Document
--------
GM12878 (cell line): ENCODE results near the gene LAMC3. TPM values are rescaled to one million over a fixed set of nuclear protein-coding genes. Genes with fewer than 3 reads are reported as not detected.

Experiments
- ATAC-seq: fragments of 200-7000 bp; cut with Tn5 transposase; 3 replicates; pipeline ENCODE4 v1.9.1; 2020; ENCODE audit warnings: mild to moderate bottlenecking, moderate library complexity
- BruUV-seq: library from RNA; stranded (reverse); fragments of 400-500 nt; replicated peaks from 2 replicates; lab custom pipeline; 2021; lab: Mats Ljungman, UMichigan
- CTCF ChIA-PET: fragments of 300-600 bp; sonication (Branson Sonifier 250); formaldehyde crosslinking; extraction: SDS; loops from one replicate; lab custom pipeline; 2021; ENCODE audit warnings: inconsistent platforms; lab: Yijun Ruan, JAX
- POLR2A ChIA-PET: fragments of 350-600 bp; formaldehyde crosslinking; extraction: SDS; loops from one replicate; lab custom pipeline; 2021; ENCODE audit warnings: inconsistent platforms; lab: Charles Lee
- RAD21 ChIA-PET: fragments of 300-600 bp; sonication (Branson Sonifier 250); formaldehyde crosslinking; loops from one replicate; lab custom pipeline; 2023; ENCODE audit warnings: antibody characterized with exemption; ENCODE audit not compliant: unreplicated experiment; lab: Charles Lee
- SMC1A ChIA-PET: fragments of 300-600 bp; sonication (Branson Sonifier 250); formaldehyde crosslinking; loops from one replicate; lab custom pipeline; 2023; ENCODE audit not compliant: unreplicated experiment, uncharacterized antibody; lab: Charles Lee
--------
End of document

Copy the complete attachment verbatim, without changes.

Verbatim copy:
GM12878 (cell line): ENCODE results near the gene LAMC3. TPM values are rescaled to one million over a fixed set of nuclear protein-coding genes. Genes with fewer than 3 reads are reported as not detected.

Experiments
- ATAC-seq: fragments of 200-7000 bp; cut with Tn5 transposase; 3 replicates; pipeline ENCODE4 v1.9.1; 2020; ENCODE audit warnings: mild to moderate bottlenecking, moderate library complexity
- BruUV-seq: library from RNA; stranded (reverse); fragments of 400-500 nt; replicated peaks from 2 replicates; lab custom pipeline; 2021; lab: Mats Ljungman, UMichigan
- CTCF ChIA-PET: fragments of 300-600 bp; sonication (Branson Sonifier 250); formaldehyde crosslinking; extraction: SDS; loops from one replicate; lab custom pipeline; 2021; ENCODE audit warnings: inconsistent platforms; lab: Yijun Ruan, JAX
- POLR2A ChIA-PET: fragments of 350-600 bp; formaldehyde crosslinking; extraction: SDS; loops from one replicate; lab custom pipeline; 2021; ENCODE audit warnings: inconsistent platforms; lab: Charles Lee
- RAD21 ChIA-PET: fragments of 300-600 bp; sonication (Branson Sonifier 250); formaldehyde crosslinking; loops from one replicate; lab custom pipeline; 2023; ENCODE audit warnings: antibody characterized with exemption; ENCODE audit not compliant: unreplicated experiment; lab: Charles Lee
- SMC1A ChIA-PET: fragments of 300-600 bp; sonication (Branson Sonifier 250); formaldehyde crosslinking; loops from one replicate; lab custom pipeline; 2023; ENCODE audit not compliant: unreplicated experiment, uncharacterized antibody; lab: Charles Lee